Self-Organizing Agile Teams Still Need Leadership

I am a huge fan of self-organizing, self-aggregating, self-directing teams. Huge! I have been witness to how much more productive and effective these teams are over traditional command-and-control teams subject to autocratic management styles. The self-organizing teams also foster an environment of elevated trust, shared responsibility and accountability. Gone are the days of internal finger-pointing or blame shirking. Without a doubt – these teams are better.

But on a few different teams I have worked with, I noticed some interesting things happen which I can only attribute to human-nature.

At different times on just about every project there are the tasks and activity that nobody likes to do. You know what these are: the thankless stuff that has to get done that people avoid like the plague. Script-writing, documenting, tedious refactoring, javascript debugging… — the list goes on and on. Given a choice, most times individuals will opt for more interesting, favorable activity. This causes a challenge for the self-organizing team. It it true that on small teams packed exclusively with top performers it is more likely that team members will self-organize to make the most responsible decisions — ie: doing the “right” thing vs. doing the “easy” thing. However on most teams I think the conflict between responsibility and convenience is ever-prevalent. A team needs a leader to ensure that it does the right thing. This requires the ability to effectively communicate, motivate and negotiate. I have witnessed the effects of teams without a leader and it typically results in deterioration in performance even under the best conditions.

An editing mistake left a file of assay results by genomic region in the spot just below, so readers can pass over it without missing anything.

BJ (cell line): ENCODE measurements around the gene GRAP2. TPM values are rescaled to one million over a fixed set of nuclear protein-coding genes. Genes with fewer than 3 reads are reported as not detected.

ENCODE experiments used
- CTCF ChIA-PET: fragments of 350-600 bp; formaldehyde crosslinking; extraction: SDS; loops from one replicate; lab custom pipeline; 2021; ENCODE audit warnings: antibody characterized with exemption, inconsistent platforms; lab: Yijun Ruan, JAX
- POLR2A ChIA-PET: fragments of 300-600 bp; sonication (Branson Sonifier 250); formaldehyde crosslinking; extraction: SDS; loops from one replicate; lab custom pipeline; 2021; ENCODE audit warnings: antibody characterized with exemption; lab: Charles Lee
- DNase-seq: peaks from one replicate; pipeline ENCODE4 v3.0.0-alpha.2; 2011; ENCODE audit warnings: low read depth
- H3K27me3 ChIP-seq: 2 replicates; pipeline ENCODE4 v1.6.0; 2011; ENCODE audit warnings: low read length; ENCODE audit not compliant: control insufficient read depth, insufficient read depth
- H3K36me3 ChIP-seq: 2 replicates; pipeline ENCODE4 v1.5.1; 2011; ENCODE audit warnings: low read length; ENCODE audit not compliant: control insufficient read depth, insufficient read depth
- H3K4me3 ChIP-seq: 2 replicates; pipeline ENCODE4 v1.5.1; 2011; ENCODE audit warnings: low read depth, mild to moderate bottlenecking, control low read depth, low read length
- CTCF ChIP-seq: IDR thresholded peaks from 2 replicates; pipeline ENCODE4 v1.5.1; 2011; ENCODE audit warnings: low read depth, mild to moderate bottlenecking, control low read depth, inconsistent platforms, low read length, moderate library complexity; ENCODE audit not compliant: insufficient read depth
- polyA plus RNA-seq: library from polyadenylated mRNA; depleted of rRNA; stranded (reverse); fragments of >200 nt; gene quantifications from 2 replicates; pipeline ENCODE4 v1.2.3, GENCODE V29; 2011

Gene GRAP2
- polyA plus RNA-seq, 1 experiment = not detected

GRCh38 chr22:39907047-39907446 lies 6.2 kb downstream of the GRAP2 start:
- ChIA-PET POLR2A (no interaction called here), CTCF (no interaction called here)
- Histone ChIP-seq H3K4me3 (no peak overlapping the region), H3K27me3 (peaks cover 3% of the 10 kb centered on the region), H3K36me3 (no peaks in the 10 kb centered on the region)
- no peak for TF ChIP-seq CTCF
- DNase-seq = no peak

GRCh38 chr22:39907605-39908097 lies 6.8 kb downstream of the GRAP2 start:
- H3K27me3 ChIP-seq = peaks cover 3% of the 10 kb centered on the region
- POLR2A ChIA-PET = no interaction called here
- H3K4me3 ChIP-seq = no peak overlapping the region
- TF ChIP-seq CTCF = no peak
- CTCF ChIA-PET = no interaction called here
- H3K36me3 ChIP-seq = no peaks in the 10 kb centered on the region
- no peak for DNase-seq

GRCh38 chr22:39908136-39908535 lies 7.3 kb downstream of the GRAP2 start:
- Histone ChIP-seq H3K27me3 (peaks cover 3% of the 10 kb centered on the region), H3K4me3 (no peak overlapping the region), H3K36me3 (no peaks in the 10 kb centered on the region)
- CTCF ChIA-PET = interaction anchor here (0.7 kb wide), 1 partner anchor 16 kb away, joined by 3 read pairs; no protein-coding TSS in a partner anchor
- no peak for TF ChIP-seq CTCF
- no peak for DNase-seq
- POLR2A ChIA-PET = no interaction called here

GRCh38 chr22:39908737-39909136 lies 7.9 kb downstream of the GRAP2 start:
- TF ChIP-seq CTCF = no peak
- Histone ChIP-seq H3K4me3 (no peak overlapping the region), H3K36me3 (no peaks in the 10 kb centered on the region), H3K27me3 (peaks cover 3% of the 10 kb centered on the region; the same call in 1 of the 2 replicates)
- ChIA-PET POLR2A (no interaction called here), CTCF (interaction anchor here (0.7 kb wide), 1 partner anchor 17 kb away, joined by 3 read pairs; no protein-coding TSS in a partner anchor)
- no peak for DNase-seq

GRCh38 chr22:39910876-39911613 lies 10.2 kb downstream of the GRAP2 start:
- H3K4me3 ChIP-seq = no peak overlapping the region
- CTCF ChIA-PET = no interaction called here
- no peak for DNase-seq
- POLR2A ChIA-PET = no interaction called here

Some Agile purists may chastise me and suggest that each Agile team member is a leader. I simply don’t buy it. I have seen teams and organizations that try to “lead by committee”; in my experience it always fails.  On the majority of teams, self-organization and consensus typically result in solutions to problems that represent the lowest common denominator — the option most palatable to the group. Such is the result of any group negotiation where the majority must buy-in and agree. But this lowest level of acceptability typically does not represent the “right” option, or the “best” option. Throw in the effects of “group-think” and the situations will deteriorate still further.  The most successful teams are those with servant leaders who exude a strong sense of leadership. It is often difficult to quantify, but you know good leadership when you see it.  Every team I have observed – Agile or otherwise – has failed or succeeded in large part based on the effectiveness of the team leader.

The team leader can be explicit or implied but his or her importance should not be minimized or diminished under the banner of self-organization. Nor should we downplay the importance of leadership when formulating or populating team.  It is through strong, effective leadership that we can create the most empowered and effective team.